(TLC) Paul Avis–Vatican II’s Contested Legacy

The Council has also had an enormous impact on Anglicanism, especially on the Anglican understanding of the Church, its liturgy, ministry, mission, and approach to Christian unity. By opening Rome to ecumenical dialogue it made the work of the Anglican-Roman Catholic International Commission (ARCIC) possible. With a few bumps along the road, ARCIC has achieved significant convergence in several areas that previously separated our two traditions: eucharistic theology, ministry and ordination, justification, ecclesiology, and authority. In the spirit of ARCIC, Anglicans and Roman Catholics have come together locally in many practical ways, and their bishops have held conversations in various parts of the world under the aegis of a parallel but more recent body, the International Anglican-Roman Catholic Commission for Unity and Mission. A debate about the legacy and significance of Vatican II that may appear at first sight to be a purely internal issue for Roman Catholics is actually vitally important to Anglicans.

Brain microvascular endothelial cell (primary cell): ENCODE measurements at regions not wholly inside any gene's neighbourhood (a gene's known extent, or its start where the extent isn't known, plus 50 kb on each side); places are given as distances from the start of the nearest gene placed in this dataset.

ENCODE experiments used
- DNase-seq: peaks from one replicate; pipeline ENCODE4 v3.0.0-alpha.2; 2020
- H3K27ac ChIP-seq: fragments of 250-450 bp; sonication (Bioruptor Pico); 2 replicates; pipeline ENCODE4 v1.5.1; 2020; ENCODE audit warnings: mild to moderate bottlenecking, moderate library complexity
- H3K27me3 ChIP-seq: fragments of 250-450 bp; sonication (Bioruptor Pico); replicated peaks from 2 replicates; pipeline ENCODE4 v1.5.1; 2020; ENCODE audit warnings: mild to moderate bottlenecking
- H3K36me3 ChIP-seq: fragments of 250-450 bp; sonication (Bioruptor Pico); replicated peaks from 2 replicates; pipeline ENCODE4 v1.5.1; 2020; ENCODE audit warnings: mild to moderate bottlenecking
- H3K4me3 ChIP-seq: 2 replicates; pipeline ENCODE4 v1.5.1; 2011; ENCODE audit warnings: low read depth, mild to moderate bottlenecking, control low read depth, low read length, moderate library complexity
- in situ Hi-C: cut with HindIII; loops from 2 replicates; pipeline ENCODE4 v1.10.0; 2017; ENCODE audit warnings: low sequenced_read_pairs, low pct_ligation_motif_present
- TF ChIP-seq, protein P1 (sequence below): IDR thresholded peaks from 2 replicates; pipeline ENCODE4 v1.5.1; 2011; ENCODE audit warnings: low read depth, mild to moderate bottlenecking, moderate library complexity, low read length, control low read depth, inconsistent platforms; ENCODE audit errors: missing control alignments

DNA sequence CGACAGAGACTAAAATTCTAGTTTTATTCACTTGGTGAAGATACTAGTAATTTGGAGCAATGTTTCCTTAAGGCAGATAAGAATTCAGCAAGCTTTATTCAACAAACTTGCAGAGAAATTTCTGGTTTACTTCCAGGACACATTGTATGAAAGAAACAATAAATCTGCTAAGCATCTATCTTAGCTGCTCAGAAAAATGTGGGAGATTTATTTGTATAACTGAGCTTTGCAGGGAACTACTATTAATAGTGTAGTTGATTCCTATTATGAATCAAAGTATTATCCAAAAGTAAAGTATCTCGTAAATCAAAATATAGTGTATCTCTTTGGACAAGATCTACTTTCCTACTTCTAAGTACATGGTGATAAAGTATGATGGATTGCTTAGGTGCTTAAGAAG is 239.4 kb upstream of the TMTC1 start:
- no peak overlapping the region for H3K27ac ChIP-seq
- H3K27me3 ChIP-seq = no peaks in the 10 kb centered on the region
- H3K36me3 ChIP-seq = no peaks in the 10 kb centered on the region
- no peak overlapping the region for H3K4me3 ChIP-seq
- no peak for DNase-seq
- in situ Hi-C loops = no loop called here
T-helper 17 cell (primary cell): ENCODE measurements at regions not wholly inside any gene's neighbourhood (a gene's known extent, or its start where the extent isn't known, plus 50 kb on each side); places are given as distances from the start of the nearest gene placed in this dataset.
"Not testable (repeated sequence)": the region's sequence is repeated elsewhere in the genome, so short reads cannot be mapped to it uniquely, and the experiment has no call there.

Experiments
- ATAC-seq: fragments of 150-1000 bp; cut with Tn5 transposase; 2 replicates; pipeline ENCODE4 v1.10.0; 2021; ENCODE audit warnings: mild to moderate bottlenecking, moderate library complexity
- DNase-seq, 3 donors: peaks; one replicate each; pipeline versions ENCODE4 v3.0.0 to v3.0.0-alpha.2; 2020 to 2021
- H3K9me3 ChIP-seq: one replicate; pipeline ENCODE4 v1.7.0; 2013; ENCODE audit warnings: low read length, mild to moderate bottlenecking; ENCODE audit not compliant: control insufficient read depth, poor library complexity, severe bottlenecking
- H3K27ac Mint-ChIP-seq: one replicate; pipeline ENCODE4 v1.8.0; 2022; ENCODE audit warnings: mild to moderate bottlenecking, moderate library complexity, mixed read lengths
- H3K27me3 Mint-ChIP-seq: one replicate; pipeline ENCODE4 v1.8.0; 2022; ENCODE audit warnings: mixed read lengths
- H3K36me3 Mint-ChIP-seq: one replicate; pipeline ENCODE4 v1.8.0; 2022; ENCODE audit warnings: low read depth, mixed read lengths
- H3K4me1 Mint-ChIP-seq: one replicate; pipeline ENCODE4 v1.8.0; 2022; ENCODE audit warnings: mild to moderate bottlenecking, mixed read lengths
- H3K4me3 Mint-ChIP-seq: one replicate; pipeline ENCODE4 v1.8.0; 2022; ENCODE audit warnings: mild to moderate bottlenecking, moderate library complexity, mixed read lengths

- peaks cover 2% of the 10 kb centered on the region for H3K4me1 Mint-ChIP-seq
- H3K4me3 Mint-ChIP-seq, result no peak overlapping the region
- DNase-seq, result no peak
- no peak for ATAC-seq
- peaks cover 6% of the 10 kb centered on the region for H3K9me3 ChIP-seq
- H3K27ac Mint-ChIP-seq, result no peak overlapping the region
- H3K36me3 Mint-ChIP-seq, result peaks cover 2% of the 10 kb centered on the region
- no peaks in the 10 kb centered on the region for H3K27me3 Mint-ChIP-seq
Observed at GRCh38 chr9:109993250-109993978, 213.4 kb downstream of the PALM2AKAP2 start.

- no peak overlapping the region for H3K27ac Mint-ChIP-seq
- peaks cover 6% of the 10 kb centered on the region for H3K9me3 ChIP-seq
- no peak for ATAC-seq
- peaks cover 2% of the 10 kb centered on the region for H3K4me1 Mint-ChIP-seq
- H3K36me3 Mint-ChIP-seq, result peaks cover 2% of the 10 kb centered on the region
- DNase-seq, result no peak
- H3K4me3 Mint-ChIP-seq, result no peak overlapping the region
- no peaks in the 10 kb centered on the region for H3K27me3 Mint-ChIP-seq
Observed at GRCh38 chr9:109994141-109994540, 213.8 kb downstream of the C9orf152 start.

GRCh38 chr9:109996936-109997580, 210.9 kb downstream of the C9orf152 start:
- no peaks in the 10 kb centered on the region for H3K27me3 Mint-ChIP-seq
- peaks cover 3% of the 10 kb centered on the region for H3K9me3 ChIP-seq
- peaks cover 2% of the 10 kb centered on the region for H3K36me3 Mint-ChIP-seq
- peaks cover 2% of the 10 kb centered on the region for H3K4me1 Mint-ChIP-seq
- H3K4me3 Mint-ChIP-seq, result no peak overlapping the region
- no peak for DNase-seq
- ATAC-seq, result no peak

So what resources will enable us to understand what Vatican II had to say and what we can learn from it? The texts that the Council produced are available in English, Latin, and many other languages at is.gd/VaticanII. There are several English translations of the documents published in book form, including those by Walter Abbott, SJ (1966) and the generally superior edition by Austin Flannery, OP (1975, with subsequent revisions). The standard, authoritative translation is now that edited by Norman Tanner, SJ, Decrees of the Ecumenical Councils (Georgetown University Press, 1990), in two volumes with Latin and English facing each other on each page. But most of us are grateful for some guidance in choosing and understanding what to read. Tanner’s Vatican II: The Essential Texts has interesting introductory essays by Benedict XVI and James Carroll, as well as brief prefaces to each document. It is a handy size for carrying around and dipping into, but it contains only six of the sixteen documents produced by the Council.

Much more helpful to someone wanting to get to grips with the riches of Vatican II is the well-named Keys to the Council: Unlocking the Teaching of Vatican II by Richard R. Gaillardetz and Catherine E. Clifford.

Read it all.


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